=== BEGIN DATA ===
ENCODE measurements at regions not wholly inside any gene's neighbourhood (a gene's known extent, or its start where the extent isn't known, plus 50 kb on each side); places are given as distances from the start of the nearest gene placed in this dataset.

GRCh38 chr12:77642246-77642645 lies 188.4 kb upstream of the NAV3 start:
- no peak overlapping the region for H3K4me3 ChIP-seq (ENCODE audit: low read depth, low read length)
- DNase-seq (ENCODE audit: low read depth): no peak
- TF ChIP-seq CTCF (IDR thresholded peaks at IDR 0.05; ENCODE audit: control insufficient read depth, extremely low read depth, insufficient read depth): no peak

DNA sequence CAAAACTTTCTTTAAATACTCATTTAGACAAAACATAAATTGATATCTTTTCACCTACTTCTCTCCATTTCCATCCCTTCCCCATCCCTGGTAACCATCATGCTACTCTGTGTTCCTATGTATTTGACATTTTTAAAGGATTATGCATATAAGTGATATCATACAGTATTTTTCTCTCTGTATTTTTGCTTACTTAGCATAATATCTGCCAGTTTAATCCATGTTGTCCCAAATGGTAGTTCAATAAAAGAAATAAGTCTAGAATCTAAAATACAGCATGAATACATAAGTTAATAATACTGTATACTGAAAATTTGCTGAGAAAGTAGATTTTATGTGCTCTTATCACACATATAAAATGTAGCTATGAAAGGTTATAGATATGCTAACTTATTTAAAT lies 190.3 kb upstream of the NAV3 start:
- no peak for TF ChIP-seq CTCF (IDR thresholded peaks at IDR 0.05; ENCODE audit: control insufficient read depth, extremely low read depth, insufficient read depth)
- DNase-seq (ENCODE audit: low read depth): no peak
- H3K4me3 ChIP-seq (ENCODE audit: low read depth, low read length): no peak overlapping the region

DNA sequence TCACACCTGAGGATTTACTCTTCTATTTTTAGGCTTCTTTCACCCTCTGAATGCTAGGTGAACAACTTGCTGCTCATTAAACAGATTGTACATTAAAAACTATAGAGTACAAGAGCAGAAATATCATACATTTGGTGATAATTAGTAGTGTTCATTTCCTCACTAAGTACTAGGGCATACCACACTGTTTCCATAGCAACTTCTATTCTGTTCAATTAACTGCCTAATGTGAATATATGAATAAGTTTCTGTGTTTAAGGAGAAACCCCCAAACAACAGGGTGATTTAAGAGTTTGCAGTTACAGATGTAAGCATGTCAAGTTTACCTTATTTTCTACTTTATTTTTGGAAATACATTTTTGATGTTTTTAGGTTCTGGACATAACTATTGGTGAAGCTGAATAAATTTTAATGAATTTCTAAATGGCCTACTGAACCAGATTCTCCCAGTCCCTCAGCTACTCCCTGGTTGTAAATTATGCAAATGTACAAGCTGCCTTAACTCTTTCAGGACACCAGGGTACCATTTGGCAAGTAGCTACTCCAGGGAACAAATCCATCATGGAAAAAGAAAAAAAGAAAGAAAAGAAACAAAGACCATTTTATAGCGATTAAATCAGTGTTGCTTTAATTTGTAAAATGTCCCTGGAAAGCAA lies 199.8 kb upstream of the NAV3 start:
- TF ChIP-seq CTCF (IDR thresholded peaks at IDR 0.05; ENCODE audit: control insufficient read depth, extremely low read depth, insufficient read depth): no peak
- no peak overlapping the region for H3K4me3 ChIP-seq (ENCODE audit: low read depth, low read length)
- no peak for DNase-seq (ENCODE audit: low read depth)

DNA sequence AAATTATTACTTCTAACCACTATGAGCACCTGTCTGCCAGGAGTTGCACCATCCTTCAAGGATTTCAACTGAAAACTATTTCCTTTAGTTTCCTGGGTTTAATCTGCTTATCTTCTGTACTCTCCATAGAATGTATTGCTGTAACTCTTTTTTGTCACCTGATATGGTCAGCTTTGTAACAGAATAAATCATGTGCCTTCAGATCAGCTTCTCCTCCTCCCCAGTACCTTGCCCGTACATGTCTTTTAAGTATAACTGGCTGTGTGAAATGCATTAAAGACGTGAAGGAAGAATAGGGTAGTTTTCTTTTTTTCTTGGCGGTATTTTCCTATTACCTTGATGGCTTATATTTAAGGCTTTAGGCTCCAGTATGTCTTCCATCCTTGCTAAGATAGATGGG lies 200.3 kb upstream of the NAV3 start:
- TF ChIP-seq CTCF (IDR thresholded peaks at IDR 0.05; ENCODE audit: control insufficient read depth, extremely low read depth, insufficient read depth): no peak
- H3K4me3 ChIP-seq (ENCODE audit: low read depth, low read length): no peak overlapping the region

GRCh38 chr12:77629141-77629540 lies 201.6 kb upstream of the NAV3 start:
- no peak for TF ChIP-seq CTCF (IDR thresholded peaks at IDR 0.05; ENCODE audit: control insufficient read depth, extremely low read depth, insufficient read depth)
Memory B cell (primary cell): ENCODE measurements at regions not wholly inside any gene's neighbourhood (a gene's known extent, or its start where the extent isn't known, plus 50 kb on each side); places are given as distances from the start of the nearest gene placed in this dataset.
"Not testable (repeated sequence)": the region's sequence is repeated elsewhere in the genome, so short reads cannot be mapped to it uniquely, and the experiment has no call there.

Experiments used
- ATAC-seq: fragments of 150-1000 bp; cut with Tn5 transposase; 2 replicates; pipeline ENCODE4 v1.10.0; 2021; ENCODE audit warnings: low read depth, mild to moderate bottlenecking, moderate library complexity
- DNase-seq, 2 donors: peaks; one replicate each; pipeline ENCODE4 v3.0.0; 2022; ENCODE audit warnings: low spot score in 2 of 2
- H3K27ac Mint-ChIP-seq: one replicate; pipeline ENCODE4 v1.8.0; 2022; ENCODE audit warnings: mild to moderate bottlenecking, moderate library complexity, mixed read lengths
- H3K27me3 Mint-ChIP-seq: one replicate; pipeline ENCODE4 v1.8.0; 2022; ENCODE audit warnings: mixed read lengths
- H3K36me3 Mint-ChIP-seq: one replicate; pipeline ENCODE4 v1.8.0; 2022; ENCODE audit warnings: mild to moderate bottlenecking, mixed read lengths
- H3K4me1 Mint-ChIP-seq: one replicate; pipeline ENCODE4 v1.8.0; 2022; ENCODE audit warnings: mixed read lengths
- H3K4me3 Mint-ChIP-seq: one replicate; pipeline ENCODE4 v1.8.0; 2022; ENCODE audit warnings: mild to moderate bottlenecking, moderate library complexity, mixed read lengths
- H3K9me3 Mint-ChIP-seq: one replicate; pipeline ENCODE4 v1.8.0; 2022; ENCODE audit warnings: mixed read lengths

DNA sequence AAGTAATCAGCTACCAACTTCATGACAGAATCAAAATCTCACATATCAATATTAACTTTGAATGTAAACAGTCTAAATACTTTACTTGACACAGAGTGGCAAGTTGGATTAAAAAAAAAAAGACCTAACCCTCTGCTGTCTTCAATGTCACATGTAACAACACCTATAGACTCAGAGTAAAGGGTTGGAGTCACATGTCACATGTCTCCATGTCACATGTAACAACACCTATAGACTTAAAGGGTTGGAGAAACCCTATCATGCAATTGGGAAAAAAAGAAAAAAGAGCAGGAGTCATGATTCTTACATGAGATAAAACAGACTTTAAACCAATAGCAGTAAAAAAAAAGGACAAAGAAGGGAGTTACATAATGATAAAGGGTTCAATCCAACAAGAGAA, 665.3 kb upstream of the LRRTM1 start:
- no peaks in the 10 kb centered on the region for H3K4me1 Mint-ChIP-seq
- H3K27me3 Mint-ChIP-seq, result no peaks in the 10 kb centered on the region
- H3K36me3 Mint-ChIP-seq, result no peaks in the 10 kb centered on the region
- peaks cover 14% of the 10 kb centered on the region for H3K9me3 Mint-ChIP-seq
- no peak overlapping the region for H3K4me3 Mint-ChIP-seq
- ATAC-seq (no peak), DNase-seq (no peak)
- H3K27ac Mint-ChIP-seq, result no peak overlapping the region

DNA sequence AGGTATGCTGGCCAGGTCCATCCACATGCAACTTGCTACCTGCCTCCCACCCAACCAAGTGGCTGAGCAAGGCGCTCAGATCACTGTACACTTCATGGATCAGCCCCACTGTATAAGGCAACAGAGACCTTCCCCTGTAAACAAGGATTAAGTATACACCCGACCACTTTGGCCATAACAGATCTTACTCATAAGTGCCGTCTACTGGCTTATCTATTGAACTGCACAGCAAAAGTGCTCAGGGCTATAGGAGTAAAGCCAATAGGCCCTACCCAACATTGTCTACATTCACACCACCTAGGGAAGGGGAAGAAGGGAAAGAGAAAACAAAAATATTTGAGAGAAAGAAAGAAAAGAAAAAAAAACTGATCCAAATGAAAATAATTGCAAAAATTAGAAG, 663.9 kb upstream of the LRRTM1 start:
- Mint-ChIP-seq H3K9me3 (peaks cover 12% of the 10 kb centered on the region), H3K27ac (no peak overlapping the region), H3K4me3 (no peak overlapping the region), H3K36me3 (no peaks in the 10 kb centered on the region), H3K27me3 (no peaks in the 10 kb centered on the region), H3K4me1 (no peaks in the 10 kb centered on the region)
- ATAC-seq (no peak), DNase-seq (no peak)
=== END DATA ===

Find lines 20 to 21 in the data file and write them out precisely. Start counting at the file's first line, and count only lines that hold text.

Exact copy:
"Not testable (repeated sequence)": the region's sequence is repeated elsewhere in the genome, so short reads cannot be mapped to it uniquely, and the experiment has no call there.

Experiments used